The piece was originally published by Rebelle Society. Click here to read in on their site.

Once upon a time there was a princess who lived carefree in the countryside. She had four brothers and three sisters. The little princes and princesses loved to run barefoot in the brown fields and play hide and seek in the apple orchard. They lived in a big farmhouse and slept in a cozy room with eight beds in two rows. In the winter time, when it was too cold to play outside, the children loved to paint giant murals on a glass window that looked out over the fields. They painted the glass with colorful wildflowers and fairies and elf houses and all of the things they loved. In their farmhouse a family of robins had made a nest in the attic and squirrels had settled in a long unused chimney. They lived this way for a long time.

But one day a gray cloud blew in over the countryside. The princess’s father, the duke, was called away to help make peace in a faraway land. Her mother the Princess was beckoned to the royal court by her grandmother the Queen.

The young princess was sad to leave the brown fields and the robin birds and the berries she picked and ate right off of the bush. But she and her brothers and sisters packed their bags and waved goodbye to the farmhouse and all they had known there.

The court was in the city and there was a great castle there. It was very big. The children all had their own rooms.

There were new rules and customs at court. They must always wear shoes. They must not have animals because they made the queen sneeze. The children must spend eight hours each day in school. The princess and her sisters had their own teacher and their brothers had another tutor of their own. At night, when the queen was at home they must read quietly or practice their music lessons. But when the queen was away, they would run and play.

Not too much time had passed when the princess made a frightening discovery. A dragon lived near her bedroom. At first she heard it breathing and herr-umphing in the night, but no one else did. After a while she saw fire-y red eyes looking into her bedroom. When she jumped out of bed to chase it away there was no sign of the dragon anywhere.

Then one night the princess dreamt of a giant serpent. She woke up and screamed and saw the dragon’s spiky tail as it left her bedroom.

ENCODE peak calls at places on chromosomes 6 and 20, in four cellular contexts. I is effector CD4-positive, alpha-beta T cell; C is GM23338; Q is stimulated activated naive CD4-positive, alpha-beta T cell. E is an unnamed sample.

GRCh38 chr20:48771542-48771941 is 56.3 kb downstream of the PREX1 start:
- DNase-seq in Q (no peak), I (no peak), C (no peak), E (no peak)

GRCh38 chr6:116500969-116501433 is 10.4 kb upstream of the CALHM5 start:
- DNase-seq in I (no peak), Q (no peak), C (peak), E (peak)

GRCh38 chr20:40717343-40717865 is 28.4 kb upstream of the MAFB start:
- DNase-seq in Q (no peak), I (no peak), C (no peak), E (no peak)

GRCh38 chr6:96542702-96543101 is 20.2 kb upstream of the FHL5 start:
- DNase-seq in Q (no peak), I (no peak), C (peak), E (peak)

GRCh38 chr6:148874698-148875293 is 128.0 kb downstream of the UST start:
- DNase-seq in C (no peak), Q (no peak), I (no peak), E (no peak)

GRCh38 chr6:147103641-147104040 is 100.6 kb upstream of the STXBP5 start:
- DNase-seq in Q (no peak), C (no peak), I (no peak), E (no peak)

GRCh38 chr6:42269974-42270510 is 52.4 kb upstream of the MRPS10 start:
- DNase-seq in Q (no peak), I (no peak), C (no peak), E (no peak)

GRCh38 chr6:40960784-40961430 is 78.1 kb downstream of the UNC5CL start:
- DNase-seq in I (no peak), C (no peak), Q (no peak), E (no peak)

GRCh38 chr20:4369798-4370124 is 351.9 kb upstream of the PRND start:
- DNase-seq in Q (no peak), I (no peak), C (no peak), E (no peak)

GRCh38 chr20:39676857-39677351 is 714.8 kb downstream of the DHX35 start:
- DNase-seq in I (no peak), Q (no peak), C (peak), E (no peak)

Everyone in the castle ran to see who had cried out in the night. But when the queen heard the princess’s story she just sniffed and said, “Silly girl! There is no such thing as a dragon – especially in my castle! Work harder at your studies and your mind will be less idle” and they all left.

The princess was angry and she was alone. She didn’t sleep at all that night.

The next day something strange happened. While the princess was practicing the flute she discovered a magical power. All of her confusion and all of her anger and pain flowed out of her mouth and through her instrument. She played and played and played. Suddenly the castle walls disappeared. She was running barefoot in the brown fields and she was free. It was as if her music was a magical horse that took her wherever she wanted to go. When she stopped playing she was surprised at what she saw. She was alone in her gray stone room at the castle, wearing shoes and trembling with her flute in her hand.

She played again the next day and the one after that and the day after that too. It was always the same. The music took her away from the castle and set her free.

She couldn’t keep her secret for long. She told her brothers and sisters. Soon they all spent every spare moment playing their instruments. The queen did not understand but she thought it was good that the children were occupied.

Before long the princess was one of the best flautists in the land. He brothers and sisters excelled too. One was invited to perform as a soloist in a beautiful land. Another was offered a commission to write beautiful music. But the princess had a plan and her brothers and sisters agreed. The best thing to do would be to share their secret with all the people in the kingdom. The planned a great event. They would dance through the city and play their instruments and bring all of the people with them.

But on the night before they were to play their music, the dragon appeared again in the princess’s room. This time he crept close to the ground and snuck up to look at her while she was sleeping. Feeling hot breathe on her face, the princess woke up and saw the dragon staring at her with its mean, red eyes. Without thinking she grabbed her flute form under her pillow and sounded a long, loud, clear, high note. She looked the dragon in the eyes and played. But this time he didn’t leave. He reared and roared. He snorted and shook. And the princess played and played and played.

This time when the queen came to see what the noise was all about she saw the dragon with her own eyes and backed away in fear.

The little princes and princesses ran from their bedrooms. They saw the terrible dragon and they heard their sister play. They ran away as fast as they could.

As the princess played the sun began to rise. To her surprise her siblings came right back, running into her room. Every single one joined in playing their own instruments from her biggest sister on the violin to her littlest brother on the triangle. Like the queen before him, the dragon began to back away.

The princess and all of her sisters and brothers kept playing and marched through the castle and down to the street. By now the sun was shining brightly. At first the people stared at the royal children who they had seldom seen. But when the princess and her ensemble began to dance they unlocked the hearts of the kingdom’s people. Children joined them, whistling through reeds and clacking together sticks. Grown men and women joined in too. Those with instruments played. Those without sang and whistled and danced.

The princess and her family wouldn’t stop until everyone in the land heard the music and learned the secret.